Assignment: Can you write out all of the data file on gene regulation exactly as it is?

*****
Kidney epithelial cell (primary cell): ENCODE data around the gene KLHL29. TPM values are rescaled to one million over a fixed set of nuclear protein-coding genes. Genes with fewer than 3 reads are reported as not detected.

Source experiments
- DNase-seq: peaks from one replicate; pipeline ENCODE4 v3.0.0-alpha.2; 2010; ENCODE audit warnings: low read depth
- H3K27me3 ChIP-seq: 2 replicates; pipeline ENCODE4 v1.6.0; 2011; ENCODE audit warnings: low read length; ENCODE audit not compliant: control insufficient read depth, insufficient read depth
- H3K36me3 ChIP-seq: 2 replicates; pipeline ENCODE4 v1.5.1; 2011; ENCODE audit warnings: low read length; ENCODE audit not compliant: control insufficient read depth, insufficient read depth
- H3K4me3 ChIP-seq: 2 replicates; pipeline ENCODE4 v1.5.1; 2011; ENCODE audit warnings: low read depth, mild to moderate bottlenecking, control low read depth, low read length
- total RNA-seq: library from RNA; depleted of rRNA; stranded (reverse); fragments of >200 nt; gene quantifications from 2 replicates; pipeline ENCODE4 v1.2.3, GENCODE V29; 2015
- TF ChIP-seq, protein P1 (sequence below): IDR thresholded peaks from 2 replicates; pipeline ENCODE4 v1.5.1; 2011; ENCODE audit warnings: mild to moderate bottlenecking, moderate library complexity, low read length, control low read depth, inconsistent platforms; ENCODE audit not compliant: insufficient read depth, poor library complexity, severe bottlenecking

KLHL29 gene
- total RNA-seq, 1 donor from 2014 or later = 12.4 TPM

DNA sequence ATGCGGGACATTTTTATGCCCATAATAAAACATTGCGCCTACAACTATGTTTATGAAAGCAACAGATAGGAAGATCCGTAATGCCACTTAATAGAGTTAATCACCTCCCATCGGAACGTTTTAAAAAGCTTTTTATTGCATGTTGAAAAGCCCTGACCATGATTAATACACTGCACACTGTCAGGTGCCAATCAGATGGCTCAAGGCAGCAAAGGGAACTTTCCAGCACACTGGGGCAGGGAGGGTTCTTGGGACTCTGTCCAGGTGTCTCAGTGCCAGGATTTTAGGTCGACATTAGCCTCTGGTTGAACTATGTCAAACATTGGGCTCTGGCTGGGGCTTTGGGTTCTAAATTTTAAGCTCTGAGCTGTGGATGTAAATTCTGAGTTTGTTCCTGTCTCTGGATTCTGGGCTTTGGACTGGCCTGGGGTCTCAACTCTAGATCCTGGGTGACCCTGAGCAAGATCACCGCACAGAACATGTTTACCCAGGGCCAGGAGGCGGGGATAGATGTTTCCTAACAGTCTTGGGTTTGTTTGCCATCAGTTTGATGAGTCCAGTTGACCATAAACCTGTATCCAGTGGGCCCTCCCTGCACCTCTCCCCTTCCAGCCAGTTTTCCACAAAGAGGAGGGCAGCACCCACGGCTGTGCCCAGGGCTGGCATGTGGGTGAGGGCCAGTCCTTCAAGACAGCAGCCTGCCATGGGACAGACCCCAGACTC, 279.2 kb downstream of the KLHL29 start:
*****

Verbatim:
Kidney epithelial cell (primary cell): ENCODE data around the gene KLHL29. TPM values are rescaled to one million over a fixed set of nuclear protein-coding genes. Genes with fewer than 3 reads are reported as not detected.

Source experiments
- DNase-seq: peaks from one replicate; pipeline ENCODE4 v3.0.0-alpha.2; 2010; ENCODE audit warnings: low read depth
- H3K27me3 ChIP-seq: 2 replicates; pipeline ENCODE4 v1.6.0; 2011; ENCODE audit warnings: low read length; ENCODE audit not compliant: control insufficient read depth, insufficient read depth
- H3K36me3 ChIP-seq: 2 replicates; pipeline ENCODE4 v1.5.1; 2011; ENCODE audit warnings: low read length; ENCODE audit not compliant: control insufficient read depth, insufficient read depth
- H3K4me3 ChIP-seq: 2 replicates; pipeline ENCODE4 v1.5.1; 2011; ENCODE audit warnings: low read depth, mild to moderate bottlenecking, control low read depth, low read length
- total RNA-seq: library from RNA; depleted of rRNA; stranded (reverse); fragments of >200 nt; gene quantifications from 2 replicates; pipeline ENCODE4 v1.2.3, GENCODE V29; 2015
- TF ChIP-seq, protein P1 (sequence below): IDR thresholded peaks from 2 replicates; pipeline ENCODE4 v1.5.1; 2011; ENCODE audit warnings: mild to moderate bottlenecking, moderate library complexity, low read length, control low read depth, inconsistent platforms; ENCODE audit not compliant: insufficient read depth, poor library complexity, severe bottlenecking

KLHL29 gene
- total RNA-seq, 1 donor from 2014 or later = 12.4 TPM

DNA sequence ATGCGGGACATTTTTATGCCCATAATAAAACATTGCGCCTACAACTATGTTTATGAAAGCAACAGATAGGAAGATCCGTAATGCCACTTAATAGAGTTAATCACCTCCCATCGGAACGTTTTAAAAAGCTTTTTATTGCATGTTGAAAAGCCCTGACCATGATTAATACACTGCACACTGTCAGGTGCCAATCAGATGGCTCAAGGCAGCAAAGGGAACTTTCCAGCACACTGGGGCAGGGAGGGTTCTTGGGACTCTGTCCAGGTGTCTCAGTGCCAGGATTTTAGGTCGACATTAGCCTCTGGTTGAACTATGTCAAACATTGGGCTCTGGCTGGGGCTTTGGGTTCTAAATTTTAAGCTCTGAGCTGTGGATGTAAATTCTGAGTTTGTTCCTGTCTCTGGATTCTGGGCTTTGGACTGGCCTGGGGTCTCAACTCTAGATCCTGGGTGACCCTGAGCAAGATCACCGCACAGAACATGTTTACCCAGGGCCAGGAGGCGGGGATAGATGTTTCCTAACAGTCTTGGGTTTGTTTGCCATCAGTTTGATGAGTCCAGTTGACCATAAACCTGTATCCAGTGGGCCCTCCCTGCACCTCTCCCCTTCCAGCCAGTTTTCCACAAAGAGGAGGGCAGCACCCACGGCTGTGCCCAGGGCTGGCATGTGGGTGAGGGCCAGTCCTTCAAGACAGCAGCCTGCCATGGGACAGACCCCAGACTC, 279.2 kb downstream of the KLHL29 start: